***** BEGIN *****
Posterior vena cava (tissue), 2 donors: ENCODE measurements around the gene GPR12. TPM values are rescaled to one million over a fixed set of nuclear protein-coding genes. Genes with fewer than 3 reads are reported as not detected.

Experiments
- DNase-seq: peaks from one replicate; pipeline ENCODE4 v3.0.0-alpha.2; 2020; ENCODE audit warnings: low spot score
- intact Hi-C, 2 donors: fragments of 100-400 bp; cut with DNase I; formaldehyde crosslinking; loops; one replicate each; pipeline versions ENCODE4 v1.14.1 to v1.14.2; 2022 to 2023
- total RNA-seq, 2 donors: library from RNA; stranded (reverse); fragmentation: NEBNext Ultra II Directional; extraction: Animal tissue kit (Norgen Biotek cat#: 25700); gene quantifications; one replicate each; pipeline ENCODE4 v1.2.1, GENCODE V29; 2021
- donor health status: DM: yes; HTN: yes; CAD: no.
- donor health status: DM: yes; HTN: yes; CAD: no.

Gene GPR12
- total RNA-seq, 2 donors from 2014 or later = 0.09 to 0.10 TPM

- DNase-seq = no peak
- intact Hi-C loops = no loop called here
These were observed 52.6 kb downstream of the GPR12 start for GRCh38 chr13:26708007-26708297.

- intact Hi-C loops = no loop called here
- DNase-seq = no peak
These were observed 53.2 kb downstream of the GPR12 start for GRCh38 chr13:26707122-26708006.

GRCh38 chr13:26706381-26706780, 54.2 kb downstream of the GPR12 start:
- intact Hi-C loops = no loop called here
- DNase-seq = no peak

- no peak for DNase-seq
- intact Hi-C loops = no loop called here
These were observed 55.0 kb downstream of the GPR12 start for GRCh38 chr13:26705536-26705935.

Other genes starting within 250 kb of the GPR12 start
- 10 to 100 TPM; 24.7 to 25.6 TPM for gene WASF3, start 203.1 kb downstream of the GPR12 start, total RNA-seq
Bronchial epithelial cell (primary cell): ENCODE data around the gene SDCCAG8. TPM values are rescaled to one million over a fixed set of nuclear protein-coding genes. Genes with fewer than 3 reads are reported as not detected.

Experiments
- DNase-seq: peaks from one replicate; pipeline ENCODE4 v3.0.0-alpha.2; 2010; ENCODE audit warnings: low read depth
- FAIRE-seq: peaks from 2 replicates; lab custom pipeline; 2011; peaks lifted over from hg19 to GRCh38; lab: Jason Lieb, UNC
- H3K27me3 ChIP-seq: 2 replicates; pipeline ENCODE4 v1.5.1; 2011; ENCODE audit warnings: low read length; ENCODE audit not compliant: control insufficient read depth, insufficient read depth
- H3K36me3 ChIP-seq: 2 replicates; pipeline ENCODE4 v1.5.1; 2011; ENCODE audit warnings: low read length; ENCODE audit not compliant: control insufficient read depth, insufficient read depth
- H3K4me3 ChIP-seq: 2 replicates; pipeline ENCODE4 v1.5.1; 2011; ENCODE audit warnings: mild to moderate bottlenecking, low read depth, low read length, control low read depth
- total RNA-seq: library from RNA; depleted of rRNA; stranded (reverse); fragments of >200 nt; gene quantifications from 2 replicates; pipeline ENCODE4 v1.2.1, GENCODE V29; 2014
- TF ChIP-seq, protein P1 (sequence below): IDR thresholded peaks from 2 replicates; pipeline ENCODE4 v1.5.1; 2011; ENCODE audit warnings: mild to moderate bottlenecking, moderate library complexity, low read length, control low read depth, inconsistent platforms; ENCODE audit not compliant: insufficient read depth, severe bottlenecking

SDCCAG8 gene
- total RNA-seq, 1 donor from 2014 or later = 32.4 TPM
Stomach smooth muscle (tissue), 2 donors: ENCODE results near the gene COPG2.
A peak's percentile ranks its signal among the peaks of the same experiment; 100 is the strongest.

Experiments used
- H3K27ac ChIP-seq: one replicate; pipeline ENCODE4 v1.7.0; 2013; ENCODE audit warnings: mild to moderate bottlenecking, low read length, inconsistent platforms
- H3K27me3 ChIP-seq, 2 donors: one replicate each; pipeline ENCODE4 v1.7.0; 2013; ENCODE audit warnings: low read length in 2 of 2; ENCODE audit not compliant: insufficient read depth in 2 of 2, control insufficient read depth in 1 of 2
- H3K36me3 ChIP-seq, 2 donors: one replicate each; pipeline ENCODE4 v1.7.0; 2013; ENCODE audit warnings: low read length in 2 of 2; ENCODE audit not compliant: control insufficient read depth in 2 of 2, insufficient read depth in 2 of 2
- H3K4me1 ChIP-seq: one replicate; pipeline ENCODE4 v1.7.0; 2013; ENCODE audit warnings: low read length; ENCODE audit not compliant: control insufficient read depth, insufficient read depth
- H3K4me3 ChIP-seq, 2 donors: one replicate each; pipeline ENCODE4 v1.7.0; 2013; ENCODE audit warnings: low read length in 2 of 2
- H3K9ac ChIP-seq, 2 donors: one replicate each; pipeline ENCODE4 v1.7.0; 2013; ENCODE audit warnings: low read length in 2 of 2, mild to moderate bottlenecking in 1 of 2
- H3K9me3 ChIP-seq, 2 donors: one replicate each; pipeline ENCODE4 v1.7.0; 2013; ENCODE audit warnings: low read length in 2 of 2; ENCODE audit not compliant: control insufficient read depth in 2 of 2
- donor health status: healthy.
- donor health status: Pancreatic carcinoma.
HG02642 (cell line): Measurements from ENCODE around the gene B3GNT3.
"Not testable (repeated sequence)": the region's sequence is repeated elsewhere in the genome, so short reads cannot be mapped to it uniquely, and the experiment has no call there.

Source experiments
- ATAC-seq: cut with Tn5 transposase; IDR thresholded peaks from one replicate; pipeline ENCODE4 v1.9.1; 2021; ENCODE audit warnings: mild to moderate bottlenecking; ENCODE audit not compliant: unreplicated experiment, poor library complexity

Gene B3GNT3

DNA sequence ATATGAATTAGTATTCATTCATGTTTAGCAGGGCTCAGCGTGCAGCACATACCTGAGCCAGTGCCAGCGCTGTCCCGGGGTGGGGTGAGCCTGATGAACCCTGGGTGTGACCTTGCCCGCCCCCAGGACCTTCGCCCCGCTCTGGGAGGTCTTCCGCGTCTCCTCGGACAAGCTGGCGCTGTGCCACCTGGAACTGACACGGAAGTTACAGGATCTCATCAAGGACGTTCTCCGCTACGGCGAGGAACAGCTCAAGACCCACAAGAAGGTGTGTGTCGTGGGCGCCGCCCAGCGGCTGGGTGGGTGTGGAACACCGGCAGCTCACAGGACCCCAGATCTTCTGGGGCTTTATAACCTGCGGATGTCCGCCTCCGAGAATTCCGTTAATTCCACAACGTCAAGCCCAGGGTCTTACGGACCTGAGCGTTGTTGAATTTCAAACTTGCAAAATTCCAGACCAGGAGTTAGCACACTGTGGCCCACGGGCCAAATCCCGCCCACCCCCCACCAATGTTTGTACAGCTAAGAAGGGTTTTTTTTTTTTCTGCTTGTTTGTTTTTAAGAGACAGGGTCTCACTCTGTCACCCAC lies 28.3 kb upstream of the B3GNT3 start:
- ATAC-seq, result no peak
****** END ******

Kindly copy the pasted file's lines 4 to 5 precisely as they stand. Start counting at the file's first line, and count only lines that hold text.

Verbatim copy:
- intact Hi-C, 2 donors: fragments of 100-400 bp; cut with DNase I; formaldehyde crosslinking; loops; one replicate each; pipeline versions ENCODE4 v1.14.1 to v1.14.2; 2022 to 2023
- total RNA-seq, 2 donors: library from RNA; stranded (reverse); fragmentation: NEBNext Ultra II Directional; extraction: Animal tissue kit (Norgen Biotek cat#: 25700); gene quantifications; one replicate each; pipeline ENCODE4 v1.2.1, GENCODE V29; 2021